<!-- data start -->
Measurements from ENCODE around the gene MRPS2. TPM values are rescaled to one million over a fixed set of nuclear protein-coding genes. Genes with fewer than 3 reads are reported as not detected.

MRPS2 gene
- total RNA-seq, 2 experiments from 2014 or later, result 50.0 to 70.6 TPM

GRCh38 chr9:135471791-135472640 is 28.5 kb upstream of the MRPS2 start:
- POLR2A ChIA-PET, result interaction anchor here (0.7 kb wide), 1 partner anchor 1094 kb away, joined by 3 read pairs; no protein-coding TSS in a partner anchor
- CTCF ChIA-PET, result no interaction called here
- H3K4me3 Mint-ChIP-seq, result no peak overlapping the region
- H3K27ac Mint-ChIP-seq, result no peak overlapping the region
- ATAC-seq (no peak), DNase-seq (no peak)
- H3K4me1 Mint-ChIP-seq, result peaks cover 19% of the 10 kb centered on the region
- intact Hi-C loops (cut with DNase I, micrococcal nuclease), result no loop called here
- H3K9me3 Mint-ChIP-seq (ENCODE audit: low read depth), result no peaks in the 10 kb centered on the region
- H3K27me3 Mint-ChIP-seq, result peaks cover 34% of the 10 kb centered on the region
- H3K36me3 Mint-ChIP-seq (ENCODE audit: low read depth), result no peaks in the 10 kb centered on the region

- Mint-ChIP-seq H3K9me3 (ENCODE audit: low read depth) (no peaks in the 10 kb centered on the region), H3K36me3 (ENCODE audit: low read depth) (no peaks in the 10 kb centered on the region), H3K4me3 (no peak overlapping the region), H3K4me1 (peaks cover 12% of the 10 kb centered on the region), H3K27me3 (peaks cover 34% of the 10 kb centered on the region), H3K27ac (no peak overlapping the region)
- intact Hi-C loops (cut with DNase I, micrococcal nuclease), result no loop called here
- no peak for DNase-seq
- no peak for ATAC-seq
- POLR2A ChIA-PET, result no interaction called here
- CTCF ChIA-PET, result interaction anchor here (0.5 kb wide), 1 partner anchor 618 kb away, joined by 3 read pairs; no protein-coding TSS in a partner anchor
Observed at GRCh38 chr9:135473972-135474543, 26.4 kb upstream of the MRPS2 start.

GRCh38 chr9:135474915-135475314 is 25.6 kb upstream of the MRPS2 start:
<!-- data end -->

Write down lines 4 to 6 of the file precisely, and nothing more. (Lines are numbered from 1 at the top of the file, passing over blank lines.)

GRCh38 chr9:135471791-135472640 is 28.5 kb upstream of the MRPS2 start:
- POLR2A ChIA-PET, result interaction anchor here (0.7 kb wide), 1 partner anchor 1094 kb away, joined by 3 read pairs; no protein-coding TSS in a partner anchor
- CTCF ChIA-PET, result no interaction called here